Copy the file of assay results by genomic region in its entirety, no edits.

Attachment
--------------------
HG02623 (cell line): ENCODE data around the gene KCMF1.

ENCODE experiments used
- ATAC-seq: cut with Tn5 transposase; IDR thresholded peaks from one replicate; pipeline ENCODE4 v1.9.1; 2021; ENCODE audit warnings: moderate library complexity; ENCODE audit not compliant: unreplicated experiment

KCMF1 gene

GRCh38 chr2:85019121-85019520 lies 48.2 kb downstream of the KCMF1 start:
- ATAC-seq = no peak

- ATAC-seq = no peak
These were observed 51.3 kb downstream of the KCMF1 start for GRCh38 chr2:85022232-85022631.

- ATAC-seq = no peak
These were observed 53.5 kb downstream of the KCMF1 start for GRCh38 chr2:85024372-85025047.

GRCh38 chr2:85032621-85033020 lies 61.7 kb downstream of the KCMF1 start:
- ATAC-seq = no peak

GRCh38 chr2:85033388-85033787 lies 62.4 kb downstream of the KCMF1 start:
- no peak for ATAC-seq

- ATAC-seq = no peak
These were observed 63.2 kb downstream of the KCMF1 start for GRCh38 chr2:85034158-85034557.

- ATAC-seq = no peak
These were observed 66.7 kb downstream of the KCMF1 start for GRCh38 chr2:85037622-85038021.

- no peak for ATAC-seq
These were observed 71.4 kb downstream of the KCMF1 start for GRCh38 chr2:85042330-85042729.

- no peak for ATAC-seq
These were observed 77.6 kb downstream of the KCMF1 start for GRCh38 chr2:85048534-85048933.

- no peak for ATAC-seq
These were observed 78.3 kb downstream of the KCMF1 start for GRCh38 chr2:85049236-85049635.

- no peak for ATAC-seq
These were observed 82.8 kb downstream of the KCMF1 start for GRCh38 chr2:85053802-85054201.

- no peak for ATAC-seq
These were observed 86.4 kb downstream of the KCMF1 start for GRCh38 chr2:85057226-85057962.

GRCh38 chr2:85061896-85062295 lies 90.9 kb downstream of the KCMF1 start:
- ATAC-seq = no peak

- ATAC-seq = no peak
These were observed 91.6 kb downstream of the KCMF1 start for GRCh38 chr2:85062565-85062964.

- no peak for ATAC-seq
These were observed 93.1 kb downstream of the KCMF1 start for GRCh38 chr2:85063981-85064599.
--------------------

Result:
HG02623 (cell line): ENCODE data around the gene KCMF1.

ENCODE experiments used
- ATAC-seq: cut with Tn5 transposase; IDR thresholded peaks from one replicate; pipeline ENCODE4 v1.9.1; 2021; ENCODE audit warnings: moderate library complexity; ENCODE audit not compliant: unreplicated experiment

KCMF1 gene

GRCh38 chr2:85019121-85019520 lies 48.2 kb downstream of the KCMF1 start:
- ATAC-seq = no peak

- ATAC-seq = no peak
These were observed 51.3 kb downstream of the KCMF1 start for GRCh38 chr2:85022232-85022631.

- ATAC-seq = no peak
These were observed 53.5 kb downstream of the KCMF1 start for GRCh38 chr2:85024372-85025047.

GRCh38 chr2:85032621-85033020 lies 61.7 kb downstream of the KCMF1 start:
- ATAC-seq = no peak

GRCh38 chr2:85033388-85033787 lies 62.4 kb downstream of the KCMF1 start:
- no peak for ATAC-seq

- ATAC-seq = no peak
These were observed 63.2 kb downstream of the KCMF1 start for GRCh38 chr2:85034158-85034557.

- ATAC-seq = no peak
These were observed 66.7 kb downstream of the KCMF1 start for GRCh38 chr2:85037622-85038021.

- no peak for ATAC-seq
These were observed 71.4 kb downstream of the KCMF1 start for GRCh38 chr2:85042330-85042729.

- no peak for ATAC-seq
These were observed 77.6 kb downstream of the KCMF1 start for GRCh38 chr2:85048534-85048933.

- no peak for ATAC-seq
These were observed 78.3 kb downstream of the KCMF1 start for GRCh38 chr2:85049236-85049635.

- no peak for ATAC-seq
These were observed 82.8 kb downstream of the KCMF1 start for GRCh38 chr2:85053802-85054201.

- no peak for ATAC-seq
These were observed 86.4 kb downstream of the KCMF1 start for GRCh38 chr2:85057226-85057962.

GRCh38 chr2:85061896-85062295 lies 90.9 kb downstream of the KCMF1 start:
- ATAC-seq = no peak

- ATAC-seq = no peak
These were observed 91.6 kb downstream of the KCMF1 start for GRCh38 chr2:85062565-85062964.

- no peak for ATAC-seq
These were observed 93.1 kb downstream of the KCMF1 start for GRCh38 chr2:85063981-85064599.